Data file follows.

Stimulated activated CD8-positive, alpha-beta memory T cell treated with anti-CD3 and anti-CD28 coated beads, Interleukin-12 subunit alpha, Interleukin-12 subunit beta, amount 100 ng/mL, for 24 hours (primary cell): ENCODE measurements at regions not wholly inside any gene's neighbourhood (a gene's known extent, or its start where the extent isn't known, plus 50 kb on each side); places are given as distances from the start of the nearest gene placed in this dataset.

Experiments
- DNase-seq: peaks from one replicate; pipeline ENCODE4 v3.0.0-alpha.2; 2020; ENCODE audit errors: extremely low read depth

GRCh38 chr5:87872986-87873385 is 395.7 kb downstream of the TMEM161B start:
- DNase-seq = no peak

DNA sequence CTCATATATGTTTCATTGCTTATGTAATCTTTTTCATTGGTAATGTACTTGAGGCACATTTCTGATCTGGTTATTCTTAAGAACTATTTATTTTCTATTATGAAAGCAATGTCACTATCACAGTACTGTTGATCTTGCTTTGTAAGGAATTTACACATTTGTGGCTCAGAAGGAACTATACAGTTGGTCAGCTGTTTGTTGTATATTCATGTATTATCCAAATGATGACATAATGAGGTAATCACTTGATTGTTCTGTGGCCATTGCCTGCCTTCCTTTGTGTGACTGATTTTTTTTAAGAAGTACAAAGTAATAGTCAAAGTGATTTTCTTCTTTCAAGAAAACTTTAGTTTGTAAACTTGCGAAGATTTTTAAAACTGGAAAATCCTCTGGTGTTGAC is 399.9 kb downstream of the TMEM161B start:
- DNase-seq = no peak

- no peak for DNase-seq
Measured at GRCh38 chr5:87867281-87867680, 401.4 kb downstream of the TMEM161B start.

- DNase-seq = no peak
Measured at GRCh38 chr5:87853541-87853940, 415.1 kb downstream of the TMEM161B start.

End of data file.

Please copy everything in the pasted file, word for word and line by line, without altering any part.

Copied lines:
Stimulated activated CD8-positive, alpha-beta memory T cell treated with anti-CD3 and anti-CD28 coated beads, Interleukin-12 subunit alpha, Interleukin-12 subunit beta, amount 100 ng/mL, for 24 hours (primary cell): ENCODE measurements at regions not wholly inside any gene's neighbourhood (a gene's known extent, or its start where the extent isn't known, plus 50 kb on each side); places are given as distances from the start of the nearest gene placed in this dataset.

Experiments
- DNase-seq: peaks from one replicate; pipeline ENCODE4 v3.0.0-alpha.2; 2020; ENCODE audit errors: extremely low read depth

GRCh38 chr5:87872986-87873385 is 395.7 kb downstream of the TMEM161B start:
- DNase-seq = no peak

DNA sequence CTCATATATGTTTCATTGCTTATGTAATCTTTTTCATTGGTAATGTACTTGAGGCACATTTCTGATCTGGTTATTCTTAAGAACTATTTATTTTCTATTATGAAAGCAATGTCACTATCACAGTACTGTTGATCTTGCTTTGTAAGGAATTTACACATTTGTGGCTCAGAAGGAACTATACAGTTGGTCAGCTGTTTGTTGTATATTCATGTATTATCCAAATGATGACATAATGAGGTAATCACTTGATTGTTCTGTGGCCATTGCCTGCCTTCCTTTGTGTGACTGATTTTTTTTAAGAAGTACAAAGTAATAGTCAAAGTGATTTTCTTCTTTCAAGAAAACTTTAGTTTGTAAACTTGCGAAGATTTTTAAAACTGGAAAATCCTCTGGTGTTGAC is 399.9 kb downstream of the TMEM161B start:
- DNase-seq = no peak

- no peak for DNase-seq
Measured at GRCh38 chr5:87867281-87867680, 401.4 kb downstream of the TMEM161B start.

- DNase-seq = no peak
Measured at GRCh38 chr5:87853541-87853940, 415.1 kb downstream of the TMEM161B start.